I spent all of today without interruption working on that, but yesterday I did take a break to go to the museum and dinner with David and Brenda. That was way fun. We met Brenda at the University Museum of Natural History at 3:30, and were happy to discover it's free! And it's such a great museum. The building itself is lovely and it has an excellent collection. Lots of dinosaur bones, really really old rocks, stuffed birds, and the usual stuff.
There's also a great exhibit on Alice in Wonderland. What's the connection? Alice in Wonderland was written by Lewis Carroll, which was the pen name of Charles Dodgson, a mathematics professor at Christ Church College, Oxford. He used to entertain his friend's daughter, Alice Liddell, with fanciful stories incorporating places around Oxford. This included taking her to the museum on rainy days and inventing stories about the dodo and a rabbit with a pocketwatch, and eventually he was persuaded to write the stories down for lots of kids to enjoy.
One fun factoid is that this museum was the site of "the Great Darwinian Debate of 1860." In the museum library was a meeting of the British Association, which was attended by T.H. Huxley and the bishop of Oxford, William Wilberforce. The story goes that the debate over Darwinism grew more and more heated until the bishop finally stood up and said, "So tell me, Mr. Huxley, is it your grandfather's or grandmother's side which is descended from a monkey?" Amid great laughter, Huxley calmly replied, "I'd rather be descended from a monkey than from a bishop like Wilberforce."
Another highlight was a second museum that's located in the back of the Natural History Museum. It's called the Pitt Rivers Museum and is a wonderful collection of stuff English explorers have collected from all over the world. A world away from the fancy, well-lit displays out in the main museum, this one is full of stuff all crammed together in glass cases that are grouped by topic. So there were cases of "Musical Instruments," "Smoking Pipes," and of course my favorite, "Religious Figures." It was wonderful. I wanted to take several of the glass cases home and just put it in my living room. (Brenda felt the same way about a glass dome with stuffed bats - she's an odd one.) David's favorite item was a tomahawk that doubled as a peace pipe.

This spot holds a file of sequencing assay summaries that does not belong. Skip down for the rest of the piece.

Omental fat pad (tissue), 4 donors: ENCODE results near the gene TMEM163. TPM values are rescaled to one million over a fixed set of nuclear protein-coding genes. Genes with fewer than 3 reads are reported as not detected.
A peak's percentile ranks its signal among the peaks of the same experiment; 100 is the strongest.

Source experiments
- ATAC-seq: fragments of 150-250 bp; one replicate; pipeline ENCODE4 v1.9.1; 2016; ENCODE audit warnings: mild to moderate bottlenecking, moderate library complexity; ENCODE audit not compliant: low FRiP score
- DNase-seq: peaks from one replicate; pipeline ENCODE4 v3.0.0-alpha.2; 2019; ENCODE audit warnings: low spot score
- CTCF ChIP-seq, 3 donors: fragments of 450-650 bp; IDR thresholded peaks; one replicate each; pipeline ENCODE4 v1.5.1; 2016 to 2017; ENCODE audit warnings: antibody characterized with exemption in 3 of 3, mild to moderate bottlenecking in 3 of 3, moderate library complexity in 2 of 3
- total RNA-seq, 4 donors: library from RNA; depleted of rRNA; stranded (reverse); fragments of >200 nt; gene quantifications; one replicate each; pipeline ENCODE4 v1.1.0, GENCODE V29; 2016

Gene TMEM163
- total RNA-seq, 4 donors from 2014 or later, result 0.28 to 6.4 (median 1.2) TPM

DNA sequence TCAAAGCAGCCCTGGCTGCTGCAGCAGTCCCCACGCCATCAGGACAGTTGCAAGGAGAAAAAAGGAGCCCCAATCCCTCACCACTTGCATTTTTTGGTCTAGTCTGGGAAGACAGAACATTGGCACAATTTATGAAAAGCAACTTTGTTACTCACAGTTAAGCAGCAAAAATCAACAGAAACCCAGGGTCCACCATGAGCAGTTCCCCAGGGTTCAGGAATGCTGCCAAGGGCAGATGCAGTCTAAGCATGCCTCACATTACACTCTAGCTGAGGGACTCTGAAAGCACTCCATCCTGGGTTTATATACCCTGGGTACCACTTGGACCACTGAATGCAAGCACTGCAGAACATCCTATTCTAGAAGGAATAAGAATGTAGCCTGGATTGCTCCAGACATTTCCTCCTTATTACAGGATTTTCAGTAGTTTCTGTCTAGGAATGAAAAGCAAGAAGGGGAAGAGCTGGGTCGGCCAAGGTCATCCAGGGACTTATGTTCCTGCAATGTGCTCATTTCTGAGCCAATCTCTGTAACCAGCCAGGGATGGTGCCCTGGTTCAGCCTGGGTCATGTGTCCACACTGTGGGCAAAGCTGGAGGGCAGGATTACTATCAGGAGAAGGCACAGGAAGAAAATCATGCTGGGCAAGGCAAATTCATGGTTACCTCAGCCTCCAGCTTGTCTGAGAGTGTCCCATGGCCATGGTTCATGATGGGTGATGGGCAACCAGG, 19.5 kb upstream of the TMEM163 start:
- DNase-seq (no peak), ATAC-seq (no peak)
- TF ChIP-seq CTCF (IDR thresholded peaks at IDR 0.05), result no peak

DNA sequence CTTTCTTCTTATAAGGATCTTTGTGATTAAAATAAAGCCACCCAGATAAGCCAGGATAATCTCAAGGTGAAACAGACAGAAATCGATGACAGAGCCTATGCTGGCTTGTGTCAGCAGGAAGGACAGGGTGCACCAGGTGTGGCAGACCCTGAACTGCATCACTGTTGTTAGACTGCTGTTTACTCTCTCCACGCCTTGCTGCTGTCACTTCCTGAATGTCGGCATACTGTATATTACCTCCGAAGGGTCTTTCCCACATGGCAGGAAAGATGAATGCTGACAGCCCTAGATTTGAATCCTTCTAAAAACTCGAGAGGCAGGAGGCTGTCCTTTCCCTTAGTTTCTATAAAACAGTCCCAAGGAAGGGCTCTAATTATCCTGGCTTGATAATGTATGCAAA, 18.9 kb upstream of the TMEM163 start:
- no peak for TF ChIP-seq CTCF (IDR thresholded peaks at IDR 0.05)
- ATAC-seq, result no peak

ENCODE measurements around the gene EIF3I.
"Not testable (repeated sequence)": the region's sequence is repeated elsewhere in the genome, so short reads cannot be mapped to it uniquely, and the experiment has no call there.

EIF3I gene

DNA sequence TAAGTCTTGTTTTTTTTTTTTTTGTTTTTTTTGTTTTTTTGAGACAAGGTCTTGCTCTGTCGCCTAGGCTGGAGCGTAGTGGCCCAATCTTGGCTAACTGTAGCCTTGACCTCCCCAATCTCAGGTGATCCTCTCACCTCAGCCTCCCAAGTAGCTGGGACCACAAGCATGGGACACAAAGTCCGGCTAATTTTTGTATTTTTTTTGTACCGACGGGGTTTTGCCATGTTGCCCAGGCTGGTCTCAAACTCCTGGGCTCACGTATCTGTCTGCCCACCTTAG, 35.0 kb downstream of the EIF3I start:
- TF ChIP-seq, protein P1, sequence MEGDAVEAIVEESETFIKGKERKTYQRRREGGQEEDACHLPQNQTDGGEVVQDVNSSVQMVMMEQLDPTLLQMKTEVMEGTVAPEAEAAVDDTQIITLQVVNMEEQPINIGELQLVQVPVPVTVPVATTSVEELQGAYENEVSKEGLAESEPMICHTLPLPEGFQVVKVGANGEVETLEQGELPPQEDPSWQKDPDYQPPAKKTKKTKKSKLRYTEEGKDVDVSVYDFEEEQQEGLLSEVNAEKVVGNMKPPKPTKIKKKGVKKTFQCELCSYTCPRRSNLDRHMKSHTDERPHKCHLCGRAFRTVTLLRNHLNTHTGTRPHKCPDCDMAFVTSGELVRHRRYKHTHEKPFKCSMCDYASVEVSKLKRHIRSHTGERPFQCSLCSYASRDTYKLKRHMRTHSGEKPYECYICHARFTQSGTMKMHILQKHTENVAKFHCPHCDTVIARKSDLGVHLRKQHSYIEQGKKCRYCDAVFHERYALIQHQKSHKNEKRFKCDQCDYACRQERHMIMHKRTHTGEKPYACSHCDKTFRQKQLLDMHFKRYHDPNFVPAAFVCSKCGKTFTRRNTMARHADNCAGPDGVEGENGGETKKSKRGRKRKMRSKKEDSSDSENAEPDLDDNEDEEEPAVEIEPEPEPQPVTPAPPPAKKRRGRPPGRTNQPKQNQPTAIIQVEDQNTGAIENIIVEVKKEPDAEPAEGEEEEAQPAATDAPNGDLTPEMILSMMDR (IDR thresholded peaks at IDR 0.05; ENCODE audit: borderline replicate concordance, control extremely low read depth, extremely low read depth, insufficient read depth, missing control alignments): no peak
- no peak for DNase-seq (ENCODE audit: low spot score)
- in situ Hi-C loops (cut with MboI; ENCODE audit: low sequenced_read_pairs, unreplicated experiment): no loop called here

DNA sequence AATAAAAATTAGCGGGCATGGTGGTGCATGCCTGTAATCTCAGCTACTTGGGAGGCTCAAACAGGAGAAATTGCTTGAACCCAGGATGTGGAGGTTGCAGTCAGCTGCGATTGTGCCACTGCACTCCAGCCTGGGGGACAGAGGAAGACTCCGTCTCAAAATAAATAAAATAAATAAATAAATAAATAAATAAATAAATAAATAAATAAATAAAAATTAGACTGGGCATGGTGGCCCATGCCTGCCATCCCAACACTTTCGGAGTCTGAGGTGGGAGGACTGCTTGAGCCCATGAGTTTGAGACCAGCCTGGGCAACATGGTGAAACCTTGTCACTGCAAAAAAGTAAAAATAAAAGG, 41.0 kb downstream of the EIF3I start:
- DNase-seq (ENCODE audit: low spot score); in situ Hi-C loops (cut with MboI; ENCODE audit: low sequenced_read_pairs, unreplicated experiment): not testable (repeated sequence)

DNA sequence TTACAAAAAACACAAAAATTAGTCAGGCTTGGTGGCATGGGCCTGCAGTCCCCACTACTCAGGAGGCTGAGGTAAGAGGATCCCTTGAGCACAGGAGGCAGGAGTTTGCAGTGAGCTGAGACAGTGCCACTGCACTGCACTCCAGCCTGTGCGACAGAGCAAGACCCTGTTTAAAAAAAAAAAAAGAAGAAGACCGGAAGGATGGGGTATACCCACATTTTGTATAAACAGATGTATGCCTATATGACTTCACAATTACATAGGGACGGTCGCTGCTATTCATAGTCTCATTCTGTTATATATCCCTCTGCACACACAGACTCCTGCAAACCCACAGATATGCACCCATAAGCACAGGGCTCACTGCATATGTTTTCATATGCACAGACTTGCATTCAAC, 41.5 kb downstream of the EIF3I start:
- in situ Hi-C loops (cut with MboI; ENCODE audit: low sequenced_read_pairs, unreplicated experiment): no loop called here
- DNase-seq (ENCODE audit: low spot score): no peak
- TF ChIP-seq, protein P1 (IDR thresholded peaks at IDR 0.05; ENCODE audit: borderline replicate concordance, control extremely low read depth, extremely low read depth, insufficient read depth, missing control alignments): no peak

There's plenty of room for the weird and scary in this museum, too. We spent quite some time examining the "shrunken heads" exhibit and it was very informative. I'd often wondered how in the world you could shrink a skull - well, you don't. They removed it from the head first. There were also drawers full of random stuff underneath all the glass cases, and we had a great time pulling them open. One had voodoo dolls complete with pins, another had a gaudy icon of the Virgin Mary with a red light bulb. We'd heard a rumor about a severed finger being in one of them, but never found it. David and I will definitely be back to do more exploring.
After that adventure we had dinner at All Bar One, a trendy bar-restaurant chain that I really liked in Edinburgh. Brenda had a lamb burger that was very good, David had a burger that actually wasn't too bad for a UK burger, and I had a tasty chicken sandwich. They also had a "beer boutique" with fun beers from around the world, and David tried one from Austria. He plans to come back for the tasting nights they have throughout the month.
Back to tonight, we've mostly been relaxing after the busy day. David got a couple of job calls today that seem promising, and he did lots of walking around town while I was in my class. We had a nice dinner here at home, then watched Star Wars Episode II on the laptop. It's pretty silly, but at least it was a movie.
Tomorrow we go to London with Brenda. We're meeting at the bus station at 9:30 and it should be a really fun time. One major sight Brenda wants to see is the famous department store Harrod's, which I'm really excited about because I've never been inside, even though I've walked by many times and thought "I should really go in there sometime." I hear it has a wonderful gourmet food department!
If I'm not too beat tomorrow night, I'll try to put up some photos and a brief post of our day. Have a good weekend!